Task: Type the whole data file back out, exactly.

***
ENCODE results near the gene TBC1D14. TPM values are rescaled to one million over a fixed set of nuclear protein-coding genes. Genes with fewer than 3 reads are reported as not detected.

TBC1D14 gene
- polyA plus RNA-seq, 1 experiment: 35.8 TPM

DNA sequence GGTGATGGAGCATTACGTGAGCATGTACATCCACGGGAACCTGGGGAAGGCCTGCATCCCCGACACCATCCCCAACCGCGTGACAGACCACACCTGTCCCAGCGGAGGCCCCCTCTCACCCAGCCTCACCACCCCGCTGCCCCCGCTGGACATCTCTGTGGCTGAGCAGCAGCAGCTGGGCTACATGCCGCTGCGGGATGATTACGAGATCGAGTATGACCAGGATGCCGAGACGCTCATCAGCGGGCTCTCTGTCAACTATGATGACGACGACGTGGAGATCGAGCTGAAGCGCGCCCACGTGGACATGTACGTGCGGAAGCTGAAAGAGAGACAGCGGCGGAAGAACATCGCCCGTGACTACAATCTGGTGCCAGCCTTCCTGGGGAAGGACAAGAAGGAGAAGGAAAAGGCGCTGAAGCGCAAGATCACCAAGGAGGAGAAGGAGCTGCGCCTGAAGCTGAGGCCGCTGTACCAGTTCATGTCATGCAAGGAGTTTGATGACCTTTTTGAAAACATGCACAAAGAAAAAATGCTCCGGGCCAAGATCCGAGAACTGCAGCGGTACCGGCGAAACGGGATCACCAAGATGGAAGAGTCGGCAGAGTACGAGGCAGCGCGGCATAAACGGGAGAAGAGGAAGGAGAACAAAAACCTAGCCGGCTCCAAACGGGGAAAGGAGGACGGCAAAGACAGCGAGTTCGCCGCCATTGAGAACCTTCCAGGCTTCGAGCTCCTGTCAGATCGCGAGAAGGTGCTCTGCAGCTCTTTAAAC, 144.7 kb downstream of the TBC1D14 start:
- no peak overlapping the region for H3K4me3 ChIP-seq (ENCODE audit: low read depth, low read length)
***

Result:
ENCODE results near the gene TBC1D14. TPM values are rescaled to one million over a fixed set of nuclear protein-coding genes. Genes with fewer than 3 reads are reported as not detected.

TBC1D14 gene
- polyA plus RNA-seq, 1 experiment: 35.8 TPM

DNA sequence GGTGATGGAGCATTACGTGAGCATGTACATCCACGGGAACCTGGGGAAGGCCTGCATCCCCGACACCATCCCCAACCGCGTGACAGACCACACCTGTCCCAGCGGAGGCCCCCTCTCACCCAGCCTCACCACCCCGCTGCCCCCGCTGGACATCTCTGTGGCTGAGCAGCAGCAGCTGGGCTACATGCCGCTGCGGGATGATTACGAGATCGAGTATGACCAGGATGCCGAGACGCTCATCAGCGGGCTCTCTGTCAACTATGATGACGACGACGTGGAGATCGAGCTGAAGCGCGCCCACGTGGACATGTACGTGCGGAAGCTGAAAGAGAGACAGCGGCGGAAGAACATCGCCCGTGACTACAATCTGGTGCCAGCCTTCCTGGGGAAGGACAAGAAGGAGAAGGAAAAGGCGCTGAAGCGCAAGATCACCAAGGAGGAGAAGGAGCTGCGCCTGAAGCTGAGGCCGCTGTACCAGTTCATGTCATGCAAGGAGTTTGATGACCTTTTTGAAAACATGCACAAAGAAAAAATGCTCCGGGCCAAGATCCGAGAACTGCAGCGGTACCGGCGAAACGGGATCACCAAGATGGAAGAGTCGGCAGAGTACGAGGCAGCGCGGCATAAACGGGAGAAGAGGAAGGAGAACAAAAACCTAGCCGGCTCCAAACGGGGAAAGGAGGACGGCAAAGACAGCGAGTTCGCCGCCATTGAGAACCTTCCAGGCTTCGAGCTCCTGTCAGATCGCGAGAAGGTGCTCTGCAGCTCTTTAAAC, 144.7 kb downstream of the TBC1D14 start:
- no peak overlapping the region for H3K4me3 ChIP-seq (ENCODE audit: low read depth, low read length)